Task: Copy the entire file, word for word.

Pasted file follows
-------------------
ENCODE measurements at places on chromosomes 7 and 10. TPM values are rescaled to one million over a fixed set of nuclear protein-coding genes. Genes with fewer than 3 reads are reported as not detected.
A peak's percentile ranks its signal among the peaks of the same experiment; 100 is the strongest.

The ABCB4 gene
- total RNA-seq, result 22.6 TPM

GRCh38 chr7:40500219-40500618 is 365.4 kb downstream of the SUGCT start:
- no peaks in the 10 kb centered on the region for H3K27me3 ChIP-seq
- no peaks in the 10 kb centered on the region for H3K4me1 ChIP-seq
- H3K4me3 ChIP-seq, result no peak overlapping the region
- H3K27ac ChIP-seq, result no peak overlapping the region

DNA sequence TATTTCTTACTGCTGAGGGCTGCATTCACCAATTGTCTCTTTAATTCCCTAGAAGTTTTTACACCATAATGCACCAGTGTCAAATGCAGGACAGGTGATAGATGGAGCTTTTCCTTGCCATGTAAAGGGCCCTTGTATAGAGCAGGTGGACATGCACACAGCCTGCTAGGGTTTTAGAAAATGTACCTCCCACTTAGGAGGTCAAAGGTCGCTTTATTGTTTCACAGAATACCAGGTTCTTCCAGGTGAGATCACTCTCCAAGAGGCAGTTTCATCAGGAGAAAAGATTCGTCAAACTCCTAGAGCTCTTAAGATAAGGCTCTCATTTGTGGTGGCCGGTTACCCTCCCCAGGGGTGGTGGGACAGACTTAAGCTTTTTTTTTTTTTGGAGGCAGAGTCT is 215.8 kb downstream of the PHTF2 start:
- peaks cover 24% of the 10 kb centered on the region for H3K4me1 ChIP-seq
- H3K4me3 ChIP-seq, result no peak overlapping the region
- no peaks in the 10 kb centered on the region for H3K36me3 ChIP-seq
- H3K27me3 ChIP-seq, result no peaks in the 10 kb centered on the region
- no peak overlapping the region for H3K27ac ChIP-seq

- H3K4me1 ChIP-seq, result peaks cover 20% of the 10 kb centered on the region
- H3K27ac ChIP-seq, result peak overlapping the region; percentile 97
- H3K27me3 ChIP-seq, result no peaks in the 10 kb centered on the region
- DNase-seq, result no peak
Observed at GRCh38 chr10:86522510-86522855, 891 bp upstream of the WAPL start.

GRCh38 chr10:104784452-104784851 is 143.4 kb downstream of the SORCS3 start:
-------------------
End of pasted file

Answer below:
ENCODE measurements at places on chromosomes 7 and 10. TPM values are rescaled to one million over a fixed set of nuclear protein-coding genes. Genes with fewer than 3 reads are reported as not detected.
A peak's percentile ranks its signal among the peaks of the same experiment; 100 is the strongest.

The ABCB4 gene
- total RNA-seq, result 22.6 TPM

GRCh38 chr7:40500219-40500618 is 365.4 kb downstream of the SUGCT start:
- no peaks in the 10 kb centered on the region for H3K27me3 ChIP-seq
- no peaks in the 10 kb centered on the region for H3K4me1 ChIP-seq
- H3K4me3 ChIP-seq, result no peak overlapping the region
- H3K27ac ChIP-seq, result no peak overlapping the region

DNA sequence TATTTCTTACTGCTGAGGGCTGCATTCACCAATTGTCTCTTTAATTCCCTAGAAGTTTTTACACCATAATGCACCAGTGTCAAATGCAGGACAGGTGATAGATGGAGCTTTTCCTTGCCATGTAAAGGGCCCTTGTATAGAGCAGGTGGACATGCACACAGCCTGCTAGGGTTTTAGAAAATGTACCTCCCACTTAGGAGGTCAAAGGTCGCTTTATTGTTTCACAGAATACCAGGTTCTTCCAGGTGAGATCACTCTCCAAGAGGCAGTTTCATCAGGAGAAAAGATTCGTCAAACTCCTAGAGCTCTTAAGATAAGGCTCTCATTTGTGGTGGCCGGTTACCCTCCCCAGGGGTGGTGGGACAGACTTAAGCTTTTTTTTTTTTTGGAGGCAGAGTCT is 215.8 kb downstream of the PHTF2 start:
- peaks cover 24% of the 10 kb centered on the region for H3K4me1 ChIP-seq
- H3K4me3 ChIP-seq, result no peak overlapping the region
- no peaks in the 10 kb centered on the region for H3K36me3 ChIP-seq
- H3K27me3 ChIP-seq, result no peaks in the 10 kb centered on the region
- no peak overlapping the region for H3K27ac ChIP-seq

- H3K4me1 ChIP-seq, result peaks cover 20% of the 10 kb centered on the region
- H3K27ac ChIP-seq, result peak overlapping the region; percentile 97
- H3K27me3 ChIP-seq, result no peaks in the 10 kb centered on the region
- DNase-seq, result no peak
Observed at GRCh38 chr10:86522510-86522855, 891 bp upstream of the WAPL start.

GRCh38 chr10:104784452-104784851 is 143.4 kb downstream of the SORCS3 start: